Normally, no one can force an adult patient to accept health care because the right to physical integrity is a fundamental right.
For example, a patient's decision to refuse medical care must be respected even if the refusal could lead to death. Of course, the patient must have full knowledge of all the facts when making a decision.
Exceptions: Patient's Permission Isn't Needed
An adult patient can be forced to receive medical care in these specific cases:
- in an emergency
- for infectious diseases (the government requires diseases that travel easily, such as tuberculosis, to be treated right away)
- the patient is not in a position to make a medical decision
- patients who are a danger to themselves or to society because of their mental states
Dangerous Mental State
There are special rules for people whose mental states make them a danger to themselves or to society: A doctor, or another person with a legitimate interest in the person, can ask for a court order to keep the person in a health care institution without the person's agreement.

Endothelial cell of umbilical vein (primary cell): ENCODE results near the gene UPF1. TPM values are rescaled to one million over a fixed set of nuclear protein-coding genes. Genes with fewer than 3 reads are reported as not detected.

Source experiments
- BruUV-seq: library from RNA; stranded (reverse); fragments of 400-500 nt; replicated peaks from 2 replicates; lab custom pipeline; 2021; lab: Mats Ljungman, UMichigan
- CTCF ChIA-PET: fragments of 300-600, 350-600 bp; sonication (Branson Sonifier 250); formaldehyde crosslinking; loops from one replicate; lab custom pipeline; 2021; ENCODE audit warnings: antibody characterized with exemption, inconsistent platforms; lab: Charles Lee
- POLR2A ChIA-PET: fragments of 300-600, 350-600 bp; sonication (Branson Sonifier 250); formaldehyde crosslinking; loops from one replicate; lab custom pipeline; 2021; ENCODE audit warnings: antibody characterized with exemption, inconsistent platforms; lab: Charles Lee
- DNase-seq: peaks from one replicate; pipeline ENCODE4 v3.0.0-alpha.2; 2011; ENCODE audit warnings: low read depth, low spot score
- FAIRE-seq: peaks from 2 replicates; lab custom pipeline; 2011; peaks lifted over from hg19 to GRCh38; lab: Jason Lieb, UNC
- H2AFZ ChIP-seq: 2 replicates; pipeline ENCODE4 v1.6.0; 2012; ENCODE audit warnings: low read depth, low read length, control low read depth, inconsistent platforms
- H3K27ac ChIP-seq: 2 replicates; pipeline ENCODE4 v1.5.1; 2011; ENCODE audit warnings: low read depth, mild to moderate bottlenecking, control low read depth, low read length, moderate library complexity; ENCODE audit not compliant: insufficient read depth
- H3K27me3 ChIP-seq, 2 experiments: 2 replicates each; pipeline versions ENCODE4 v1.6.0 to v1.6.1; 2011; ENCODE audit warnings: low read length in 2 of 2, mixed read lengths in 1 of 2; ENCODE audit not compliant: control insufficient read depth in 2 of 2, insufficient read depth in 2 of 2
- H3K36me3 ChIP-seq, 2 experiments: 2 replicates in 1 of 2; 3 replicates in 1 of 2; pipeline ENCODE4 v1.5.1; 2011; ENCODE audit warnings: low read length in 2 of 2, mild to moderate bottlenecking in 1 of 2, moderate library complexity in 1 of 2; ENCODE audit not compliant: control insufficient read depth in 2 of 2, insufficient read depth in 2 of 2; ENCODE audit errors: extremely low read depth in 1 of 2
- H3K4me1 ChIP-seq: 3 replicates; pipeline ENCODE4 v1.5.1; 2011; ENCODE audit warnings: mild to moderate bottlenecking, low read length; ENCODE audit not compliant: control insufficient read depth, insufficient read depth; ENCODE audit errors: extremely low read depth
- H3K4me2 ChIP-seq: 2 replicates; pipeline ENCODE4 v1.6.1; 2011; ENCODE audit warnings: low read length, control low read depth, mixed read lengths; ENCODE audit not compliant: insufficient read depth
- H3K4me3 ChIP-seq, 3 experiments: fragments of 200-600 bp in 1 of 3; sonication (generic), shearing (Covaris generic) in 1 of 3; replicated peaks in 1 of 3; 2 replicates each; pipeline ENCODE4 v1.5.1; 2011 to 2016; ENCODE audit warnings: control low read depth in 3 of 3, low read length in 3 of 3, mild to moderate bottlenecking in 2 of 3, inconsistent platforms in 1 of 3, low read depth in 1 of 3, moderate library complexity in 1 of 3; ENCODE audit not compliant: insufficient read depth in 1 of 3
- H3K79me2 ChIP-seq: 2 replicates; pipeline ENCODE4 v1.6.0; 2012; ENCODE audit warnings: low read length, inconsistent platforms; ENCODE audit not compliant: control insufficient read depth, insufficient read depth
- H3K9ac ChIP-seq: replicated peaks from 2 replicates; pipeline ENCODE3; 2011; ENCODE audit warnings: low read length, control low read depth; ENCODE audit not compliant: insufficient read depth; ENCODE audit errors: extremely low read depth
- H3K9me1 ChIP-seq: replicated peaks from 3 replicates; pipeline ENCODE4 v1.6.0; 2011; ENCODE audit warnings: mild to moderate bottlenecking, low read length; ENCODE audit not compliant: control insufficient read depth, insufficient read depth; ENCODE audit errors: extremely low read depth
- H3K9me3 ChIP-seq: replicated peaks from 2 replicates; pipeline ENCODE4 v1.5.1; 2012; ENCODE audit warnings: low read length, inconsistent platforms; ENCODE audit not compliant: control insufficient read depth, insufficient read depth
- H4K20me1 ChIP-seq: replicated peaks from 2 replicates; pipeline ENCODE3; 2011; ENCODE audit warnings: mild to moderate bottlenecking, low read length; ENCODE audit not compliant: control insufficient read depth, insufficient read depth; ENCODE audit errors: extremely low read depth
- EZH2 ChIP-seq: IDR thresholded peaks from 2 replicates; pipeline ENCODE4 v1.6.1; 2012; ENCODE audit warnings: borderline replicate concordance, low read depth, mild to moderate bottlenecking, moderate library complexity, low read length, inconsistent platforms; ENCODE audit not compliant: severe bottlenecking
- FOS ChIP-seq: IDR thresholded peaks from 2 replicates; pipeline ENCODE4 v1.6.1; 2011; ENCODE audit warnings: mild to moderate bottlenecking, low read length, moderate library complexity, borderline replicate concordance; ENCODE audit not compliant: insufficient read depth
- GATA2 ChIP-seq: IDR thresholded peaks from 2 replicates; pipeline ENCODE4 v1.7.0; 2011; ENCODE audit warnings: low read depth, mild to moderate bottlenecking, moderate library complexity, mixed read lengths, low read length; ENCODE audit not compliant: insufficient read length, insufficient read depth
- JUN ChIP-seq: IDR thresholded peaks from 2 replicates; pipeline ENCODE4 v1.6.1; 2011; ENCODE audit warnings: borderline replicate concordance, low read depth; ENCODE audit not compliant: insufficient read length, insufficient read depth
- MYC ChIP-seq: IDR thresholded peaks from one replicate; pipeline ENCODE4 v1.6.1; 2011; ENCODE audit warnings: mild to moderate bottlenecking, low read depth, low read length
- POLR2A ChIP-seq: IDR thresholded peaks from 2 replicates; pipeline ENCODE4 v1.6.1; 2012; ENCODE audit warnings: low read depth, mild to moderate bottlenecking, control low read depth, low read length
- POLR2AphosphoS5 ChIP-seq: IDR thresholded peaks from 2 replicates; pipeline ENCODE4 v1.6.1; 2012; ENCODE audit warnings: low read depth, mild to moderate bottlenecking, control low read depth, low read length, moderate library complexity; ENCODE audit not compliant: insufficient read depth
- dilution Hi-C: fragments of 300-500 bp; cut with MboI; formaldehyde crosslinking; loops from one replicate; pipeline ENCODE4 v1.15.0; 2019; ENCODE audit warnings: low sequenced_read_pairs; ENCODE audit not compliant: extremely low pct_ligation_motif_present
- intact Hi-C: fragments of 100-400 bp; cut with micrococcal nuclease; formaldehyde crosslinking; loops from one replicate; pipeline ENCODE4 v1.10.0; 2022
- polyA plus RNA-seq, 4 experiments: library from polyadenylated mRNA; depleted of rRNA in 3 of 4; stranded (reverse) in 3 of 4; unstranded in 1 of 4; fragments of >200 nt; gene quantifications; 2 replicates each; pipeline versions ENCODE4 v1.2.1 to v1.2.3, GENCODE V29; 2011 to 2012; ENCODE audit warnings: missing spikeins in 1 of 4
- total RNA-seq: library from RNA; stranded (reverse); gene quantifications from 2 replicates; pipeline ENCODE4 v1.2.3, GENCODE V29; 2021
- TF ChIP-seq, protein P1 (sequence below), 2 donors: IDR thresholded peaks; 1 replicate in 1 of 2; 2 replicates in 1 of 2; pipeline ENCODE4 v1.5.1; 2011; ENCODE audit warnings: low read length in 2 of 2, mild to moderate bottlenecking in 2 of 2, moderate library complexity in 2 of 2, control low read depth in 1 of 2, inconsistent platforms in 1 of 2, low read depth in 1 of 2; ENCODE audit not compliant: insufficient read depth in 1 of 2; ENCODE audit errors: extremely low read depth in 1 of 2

The court can order that the person undergo a psychiatric evaluation.In these cases, the person is kept in a health care institution for a short time.
Important! If there's an immediate danger,the person can be kept in a health-care institution without his or her agreement and without a court order. The person must be released after 72 hours, unless the court orders a psychiatric evaluation.
When the court orders a psychiatric evaluation, a doctor meets with the patient to decide whether it's necessary to keep the patient in an institution. These patients can only be kept in certain kinds of institutions, such as hospitals, treatment centres, rehabilitation centres, and residential and long-term care centres. (This last kind of institution is often called a "CHSLD".)
If the first doctor decides the patient has to stay, a second psychiatric evaluation must be done by a different doctor. If both doctors agree that the patient must be kept in a health-care institution, then the patient must stay. If one of the two doctors believes the patient doesn't have to stay, the patient must be released.
Also, even if both doctors agree that the patient should stay in an institution, the court can decide otherwise. Before people can be kept in a health-care institution without their agreement, the court must be sure that there are very good reasons and that there is a real danger. If the court doesn't believe this is the case, then the patient must be released.
This article explains in a general way the law that applies in Quebec. This article is not a legal opinion or legal advice. To find out the specific rules for your situation, consult a lawyer or notary.